1. Start writing your next book. I know, contradictory. But despite my disclaimer of above, I have to put this at #1 because if you are so moved, it is, frankly, a good step. There really is a wonderfully distracting, creatively exhilarating, pleasingly accomplished element to getting back to work on a new book and letting the baby sit alone for a minute.
2. Activate post-launch book promotions/advertising via sites like Women Writers, Women’s Books, BookBub, IndiesUnlimited, Author Marketing Experts, and BookLife. These are great sites, amongst many others, with abundant information, so explore and take advantage of every opportunity they offer, particularly those designed for “beyond the launch period.”
3. Subscribe to selective newsletters that alert writers to promotional and marketing opportunities, jobs, and contest suggestions. Some excellent ones are Erica Verrillo’s Publishing … and Other Forms of Insanity, Jane Friedman’s content-rich site and newsletter, Adam Cohen’s Winning Writers, and Hope Clark’s Funds For Writers. In fact, not only avail yourselves of their copious suggestions, but submit content if it pertains, ask questions where appropriate, and when you do, always mention your book. Look for every chance to engage and bring authentic attention to you and your work.
4. Enter contests. There are millions, it seems, and it does take work to sort out which are viable, valuable, and worth your time, money, and book copies, but they are excellent plateau-breakers. So do the research, compare notes, then enter your book into as many as make sense or you can afford. Additionally, crank out some sparkling short stories and enter contests for those. Write first-person memoir pieces and do the same. While your beloved book is learning to walk on its own, you can stir up interest in you as an author by winning, getting honorably mentioned, or becoming a finalist in any number of chosen contests. Plus, those wins will give you something new to talk about, which is exactly what you’re going for.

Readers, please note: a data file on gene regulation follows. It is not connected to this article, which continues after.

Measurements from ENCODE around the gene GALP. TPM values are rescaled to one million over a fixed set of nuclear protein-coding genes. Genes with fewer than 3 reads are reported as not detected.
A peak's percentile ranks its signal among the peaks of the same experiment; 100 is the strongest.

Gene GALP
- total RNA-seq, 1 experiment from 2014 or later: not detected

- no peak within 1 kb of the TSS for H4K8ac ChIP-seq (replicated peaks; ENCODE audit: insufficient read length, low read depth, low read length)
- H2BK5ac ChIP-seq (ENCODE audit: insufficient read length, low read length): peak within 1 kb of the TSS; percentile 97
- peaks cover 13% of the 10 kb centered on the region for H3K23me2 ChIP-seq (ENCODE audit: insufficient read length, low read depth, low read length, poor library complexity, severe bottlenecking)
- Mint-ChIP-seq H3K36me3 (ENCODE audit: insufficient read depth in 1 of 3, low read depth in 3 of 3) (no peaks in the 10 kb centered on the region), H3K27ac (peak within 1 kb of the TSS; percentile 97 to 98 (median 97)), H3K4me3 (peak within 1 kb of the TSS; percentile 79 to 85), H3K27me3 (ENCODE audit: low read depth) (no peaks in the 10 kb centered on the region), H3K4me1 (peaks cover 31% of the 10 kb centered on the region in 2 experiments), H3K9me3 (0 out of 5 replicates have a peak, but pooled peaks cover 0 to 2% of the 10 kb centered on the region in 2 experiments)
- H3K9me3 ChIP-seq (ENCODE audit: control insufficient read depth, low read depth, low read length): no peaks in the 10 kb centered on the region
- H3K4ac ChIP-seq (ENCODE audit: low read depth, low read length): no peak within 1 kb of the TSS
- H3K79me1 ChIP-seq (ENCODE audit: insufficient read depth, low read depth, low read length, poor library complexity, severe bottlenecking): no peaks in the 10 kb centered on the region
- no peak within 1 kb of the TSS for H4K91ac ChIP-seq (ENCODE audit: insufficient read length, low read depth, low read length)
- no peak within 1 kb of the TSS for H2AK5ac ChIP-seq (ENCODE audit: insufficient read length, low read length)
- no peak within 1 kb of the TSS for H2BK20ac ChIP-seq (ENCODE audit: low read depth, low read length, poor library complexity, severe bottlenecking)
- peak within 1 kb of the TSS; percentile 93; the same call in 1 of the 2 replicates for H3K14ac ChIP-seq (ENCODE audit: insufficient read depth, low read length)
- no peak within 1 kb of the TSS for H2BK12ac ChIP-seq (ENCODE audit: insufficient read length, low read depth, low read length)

5. Book clubs. Reach out to everyone you know who belongs to one. Go to MeetUp.com and explore their many book club groups; put up a request on Facebook, Twitter, all your social media for “interested book clubbers.” Suggest your book, gift free copies to club leaders; offer to conduct a giveaway; commit to an “author’s appearance,” whether in person or via Skype (or whatever online format you use). People need content for book clubs always and forever, and they’re not stuck on “recent releases.”
6. Wrangle up some friend/family interviews. This one might sound silly, but it’s actually fun and very effective: carefully select knowledgeable, book-savvy friends or family members, invite them to present you with a list of questions they have—about you as a writer, your process, your book; why you wrote it, what you hope to accomplish, etc.—then follow-up as you would any interview request. Once it’s done, and with your interviewer’s permission, post it on your website, your blog, your Facebook page, etc. It’s amazing how questions from an industry layperson can offer refreshing insight outside the norm of marketing folks. Your readers will definitely find it interesting and possibly quite charming.